The FDA stated in the safety communication that, “we are continuing to investigate this safety issue and will determine whether changes are needed in the prescribing information for this class of drugs, called sodium-glucose cotransporter-2 (SGLT2) inhibitors.”

SGLT2 inhibitors include:

  • Invokamet (canagliflozin and metformin)
  • Xigduo XR (dapagliflozin and metformin extended-release)
  • Glyxambi (empagliflozin and linagliptin)
  • Farxiga (dapagliflozin)
  • Invokana (canagliflozin)
  • Jardiance (empagliflozin)

European health regulators publish SGLT2 inhibitor alert

Not long after the FDA drug safety communication was released in the U.S., the European Medicines Agency (EMA) published their own review of SGLT2 inhibitor risks, urging health care providers to be on the lookout for symptoms of DKA in patients. The EMA cautioned doctors that Type 2 diabetes patients may develop the life-threatening condition and yet present with atypical symptoms such as normal blood glucose levels. Patients who are taking Invokana, Edistride, Ebymect, Jardiance, Farxiga, Synjardy, Vokanamet or Xigduo — all sold in the EU — are urged to be aware of early onset signs of diabetic ketoacidosis including confusion, vomiting, stomach pain, heavy breathing, rapid weight loss and a sweet or metallic taste in the mouth, and to seek prompt medical attention. If ketoacidosis is confirmed, treatment with SGLT2 inhibitors should be halted immediately until blood acid levels have stabilized.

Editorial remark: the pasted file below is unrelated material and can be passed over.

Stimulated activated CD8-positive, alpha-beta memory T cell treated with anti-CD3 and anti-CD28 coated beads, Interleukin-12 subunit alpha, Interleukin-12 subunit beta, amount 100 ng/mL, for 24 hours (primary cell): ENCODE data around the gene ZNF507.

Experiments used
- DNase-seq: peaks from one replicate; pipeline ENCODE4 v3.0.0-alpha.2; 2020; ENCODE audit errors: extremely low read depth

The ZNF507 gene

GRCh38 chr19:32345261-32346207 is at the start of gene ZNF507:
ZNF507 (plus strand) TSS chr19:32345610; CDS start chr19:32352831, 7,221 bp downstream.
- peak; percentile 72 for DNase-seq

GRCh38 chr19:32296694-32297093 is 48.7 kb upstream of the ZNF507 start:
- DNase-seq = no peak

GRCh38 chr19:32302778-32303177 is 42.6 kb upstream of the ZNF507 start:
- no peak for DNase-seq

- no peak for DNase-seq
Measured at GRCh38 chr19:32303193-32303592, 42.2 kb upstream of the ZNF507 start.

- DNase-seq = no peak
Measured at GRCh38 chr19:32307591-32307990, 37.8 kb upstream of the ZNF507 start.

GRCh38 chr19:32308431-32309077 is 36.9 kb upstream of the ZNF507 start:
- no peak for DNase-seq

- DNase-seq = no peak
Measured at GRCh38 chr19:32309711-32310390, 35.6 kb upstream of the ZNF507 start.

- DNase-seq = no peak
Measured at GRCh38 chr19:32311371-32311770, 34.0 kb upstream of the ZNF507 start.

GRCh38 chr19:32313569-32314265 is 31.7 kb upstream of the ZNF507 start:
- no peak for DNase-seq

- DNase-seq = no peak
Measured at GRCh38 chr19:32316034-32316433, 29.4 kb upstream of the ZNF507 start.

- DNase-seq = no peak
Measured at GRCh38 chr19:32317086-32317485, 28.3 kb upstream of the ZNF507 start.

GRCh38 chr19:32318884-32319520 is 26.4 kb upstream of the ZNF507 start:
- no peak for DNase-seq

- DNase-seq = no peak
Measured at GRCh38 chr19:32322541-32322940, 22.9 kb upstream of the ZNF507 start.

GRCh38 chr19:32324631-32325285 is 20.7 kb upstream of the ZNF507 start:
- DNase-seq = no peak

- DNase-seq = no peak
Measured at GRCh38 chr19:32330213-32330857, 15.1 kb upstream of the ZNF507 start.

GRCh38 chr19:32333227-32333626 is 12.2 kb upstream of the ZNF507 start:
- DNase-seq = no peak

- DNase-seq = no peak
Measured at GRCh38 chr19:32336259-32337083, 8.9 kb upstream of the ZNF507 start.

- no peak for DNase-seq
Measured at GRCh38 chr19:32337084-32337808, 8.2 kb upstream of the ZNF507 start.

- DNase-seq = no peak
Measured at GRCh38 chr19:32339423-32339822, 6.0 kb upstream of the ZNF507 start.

Possible Farxiga and Invokana lawsuits

For any future SGLT2 inhibitor lawsuits brought against drug makers like AstraZeneca and Johnson & Johnson to be successful, plaintiffs will have to prove that the diabetes drugs were the direct and exclusive cause of ketoacidosis and resulting complications such as coma, heart attack, kidney failure, and death. Plaintiffs will also seek to prove that the drug manufacturers negligently sold and marketed products that were not subjected to sufficiently lengthy or meaningful clinical tests, that the safety of the drugs was misrepresented to physicians and the public, that the drug makers placed a defectively designed and manufactured product on the market, and that warranties of fitness were breached.